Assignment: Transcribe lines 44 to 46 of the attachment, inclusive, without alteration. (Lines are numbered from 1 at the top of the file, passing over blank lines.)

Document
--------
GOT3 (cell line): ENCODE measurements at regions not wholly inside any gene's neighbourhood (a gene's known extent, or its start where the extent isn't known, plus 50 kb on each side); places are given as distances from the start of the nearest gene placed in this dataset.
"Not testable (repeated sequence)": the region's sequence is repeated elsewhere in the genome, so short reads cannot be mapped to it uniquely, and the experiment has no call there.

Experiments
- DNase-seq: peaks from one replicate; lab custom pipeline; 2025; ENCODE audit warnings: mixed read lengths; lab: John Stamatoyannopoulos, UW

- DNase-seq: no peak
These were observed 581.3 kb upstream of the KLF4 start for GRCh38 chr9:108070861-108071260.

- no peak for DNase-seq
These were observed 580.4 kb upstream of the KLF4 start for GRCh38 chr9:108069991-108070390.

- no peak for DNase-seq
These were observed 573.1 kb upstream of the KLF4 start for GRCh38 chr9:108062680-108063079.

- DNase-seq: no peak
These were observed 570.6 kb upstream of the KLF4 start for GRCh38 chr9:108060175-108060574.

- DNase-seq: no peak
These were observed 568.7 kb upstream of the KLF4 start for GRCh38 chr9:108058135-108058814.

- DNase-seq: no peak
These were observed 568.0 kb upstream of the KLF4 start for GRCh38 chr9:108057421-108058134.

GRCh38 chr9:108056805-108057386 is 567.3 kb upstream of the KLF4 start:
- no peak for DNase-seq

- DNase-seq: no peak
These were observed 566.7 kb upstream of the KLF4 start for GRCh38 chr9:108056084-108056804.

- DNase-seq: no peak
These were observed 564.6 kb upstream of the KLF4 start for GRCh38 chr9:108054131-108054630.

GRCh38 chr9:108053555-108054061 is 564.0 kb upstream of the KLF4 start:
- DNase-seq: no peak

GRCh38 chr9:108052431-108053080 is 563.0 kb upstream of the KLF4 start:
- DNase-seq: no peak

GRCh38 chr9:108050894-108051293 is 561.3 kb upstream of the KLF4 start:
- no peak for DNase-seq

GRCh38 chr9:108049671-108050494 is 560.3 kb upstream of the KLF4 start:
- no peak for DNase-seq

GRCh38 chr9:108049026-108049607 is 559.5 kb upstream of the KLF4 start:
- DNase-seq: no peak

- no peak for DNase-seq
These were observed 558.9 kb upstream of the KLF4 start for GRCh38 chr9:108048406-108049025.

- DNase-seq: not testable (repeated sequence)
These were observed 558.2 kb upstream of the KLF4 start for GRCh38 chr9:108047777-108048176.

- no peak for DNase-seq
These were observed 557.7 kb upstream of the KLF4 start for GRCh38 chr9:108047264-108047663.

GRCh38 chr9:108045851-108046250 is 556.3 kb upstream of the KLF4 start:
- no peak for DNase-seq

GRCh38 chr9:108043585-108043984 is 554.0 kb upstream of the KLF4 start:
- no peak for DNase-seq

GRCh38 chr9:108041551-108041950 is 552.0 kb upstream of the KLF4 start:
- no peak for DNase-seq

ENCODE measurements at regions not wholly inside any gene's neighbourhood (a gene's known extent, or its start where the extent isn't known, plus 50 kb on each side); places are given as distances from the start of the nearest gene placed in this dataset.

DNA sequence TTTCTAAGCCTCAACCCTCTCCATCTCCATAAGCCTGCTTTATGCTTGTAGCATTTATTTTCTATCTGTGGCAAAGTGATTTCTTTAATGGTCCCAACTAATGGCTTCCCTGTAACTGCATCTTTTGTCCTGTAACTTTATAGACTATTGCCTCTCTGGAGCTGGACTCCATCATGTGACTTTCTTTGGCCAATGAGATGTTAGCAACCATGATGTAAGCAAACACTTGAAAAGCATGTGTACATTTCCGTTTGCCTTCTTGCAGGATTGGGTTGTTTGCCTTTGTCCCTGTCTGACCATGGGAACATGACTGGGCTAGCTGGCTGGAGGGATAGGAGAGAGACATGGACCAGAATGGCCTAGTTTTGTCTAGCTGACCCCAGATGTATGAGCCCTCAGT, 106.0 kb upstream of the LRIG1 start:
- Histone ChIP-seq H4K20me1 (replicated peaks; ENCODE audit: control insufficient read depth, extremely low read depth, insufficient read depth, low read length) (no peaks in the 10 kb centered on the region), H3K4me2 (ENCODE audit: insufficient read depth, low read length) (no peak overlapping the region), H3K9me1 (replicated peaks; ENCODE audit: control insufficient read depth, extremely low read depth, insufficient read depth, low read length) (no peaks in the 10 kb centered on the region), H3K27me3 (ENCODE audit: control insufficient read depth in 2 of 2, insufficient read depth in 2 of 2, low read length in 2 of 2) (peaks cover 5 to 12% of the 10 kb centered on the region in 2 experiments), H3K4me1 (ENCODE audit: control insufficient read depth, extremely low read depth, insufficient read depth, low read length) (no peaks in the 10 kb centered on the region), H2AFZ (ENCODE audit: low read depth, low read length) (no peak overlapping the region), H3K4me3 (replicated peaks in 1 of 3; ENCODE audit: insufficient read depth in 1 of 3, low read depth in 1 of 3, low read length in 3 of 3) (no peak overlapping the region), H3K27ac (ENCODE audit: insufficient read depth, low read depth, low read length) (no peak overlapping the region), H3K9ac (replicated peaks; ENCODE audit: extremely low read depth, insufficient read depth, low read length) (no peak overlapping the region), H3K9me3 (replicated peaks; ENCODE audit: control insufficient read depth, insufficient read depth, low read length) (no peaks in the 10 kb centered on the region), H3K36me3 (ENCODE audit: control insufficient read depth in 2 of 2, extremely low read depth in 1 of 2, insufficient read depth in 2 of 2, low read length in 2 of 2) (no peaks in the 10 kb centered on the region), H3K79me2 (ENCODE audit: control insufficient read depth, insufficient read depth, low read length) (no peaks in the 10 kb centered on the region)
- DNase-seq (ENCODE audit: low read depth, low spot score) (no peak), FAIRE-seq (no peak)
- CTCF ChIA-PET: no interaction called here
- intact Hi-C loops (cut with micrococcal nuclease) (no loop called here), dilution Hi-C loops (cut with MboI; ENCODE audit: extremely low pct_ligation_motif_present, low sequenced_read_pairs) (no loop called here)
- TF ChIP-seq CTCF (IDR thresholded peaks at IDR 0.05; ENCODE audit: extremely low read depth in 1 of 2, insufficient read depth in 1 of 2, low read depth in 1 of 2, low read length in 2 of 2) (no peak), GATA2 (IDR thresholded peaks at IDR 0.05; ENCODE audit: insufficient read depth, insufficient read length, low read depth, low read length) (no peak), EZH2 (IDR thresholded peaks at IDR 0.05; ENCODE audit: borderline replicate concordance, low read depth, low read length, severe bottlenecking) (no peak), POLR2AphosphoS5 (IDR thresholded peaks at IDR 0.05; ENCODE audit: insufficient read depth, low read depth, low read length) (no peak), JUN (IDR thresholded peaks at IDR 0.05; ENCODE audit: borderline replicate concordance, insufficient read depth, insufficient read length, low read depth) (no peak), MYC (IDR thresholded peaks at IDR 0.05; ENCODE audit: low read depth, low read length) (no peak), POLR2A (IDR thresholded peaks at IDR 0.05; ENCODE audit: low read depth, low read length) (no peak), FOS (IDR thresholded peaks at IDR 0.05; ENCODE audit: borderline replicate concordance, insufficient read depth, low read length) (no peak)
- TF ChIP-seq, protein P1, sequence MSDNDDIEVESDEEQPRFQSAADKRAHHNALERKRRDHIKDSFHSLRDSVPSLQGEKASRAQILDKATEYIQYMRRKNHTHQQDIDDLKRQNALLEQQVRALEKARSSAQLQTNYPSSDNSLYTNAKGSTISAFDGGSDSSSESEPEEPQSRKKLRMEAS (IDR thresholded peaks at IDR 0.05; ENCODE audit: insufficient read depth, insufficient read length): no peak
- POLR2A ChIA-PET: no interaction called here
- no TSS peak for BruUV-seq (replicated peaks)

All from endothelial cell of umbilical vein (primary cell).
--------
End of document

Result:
- no peak for DNase-seq

ENCODE measurements at regions not wholly inside any gene's neighbourhood (a gene's known extent, or its start where the extent isn't known, plus 50 kb on each side); places are given as distances from the start of the nearest gene placed in this dataset.

DNA sequence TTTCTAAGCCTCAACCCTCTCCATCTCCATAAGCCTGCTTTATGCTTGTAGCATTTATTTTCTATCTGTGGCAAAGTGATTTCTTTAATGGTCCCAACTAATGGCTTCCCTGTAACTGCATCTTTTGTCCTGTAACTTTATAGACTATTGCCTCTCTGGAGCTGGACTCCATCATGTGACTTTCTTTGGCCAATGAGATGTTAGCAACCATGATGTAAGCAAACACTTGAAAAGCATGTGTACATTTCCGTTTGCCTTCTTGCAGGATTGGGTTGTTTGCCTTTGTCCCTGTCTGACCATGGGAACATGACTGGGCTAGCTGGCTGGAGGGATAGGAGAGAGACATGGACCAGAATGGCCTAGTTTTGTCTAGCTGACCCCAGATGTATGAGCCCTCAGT, 106.0 kb upstream of the LRIG1 start: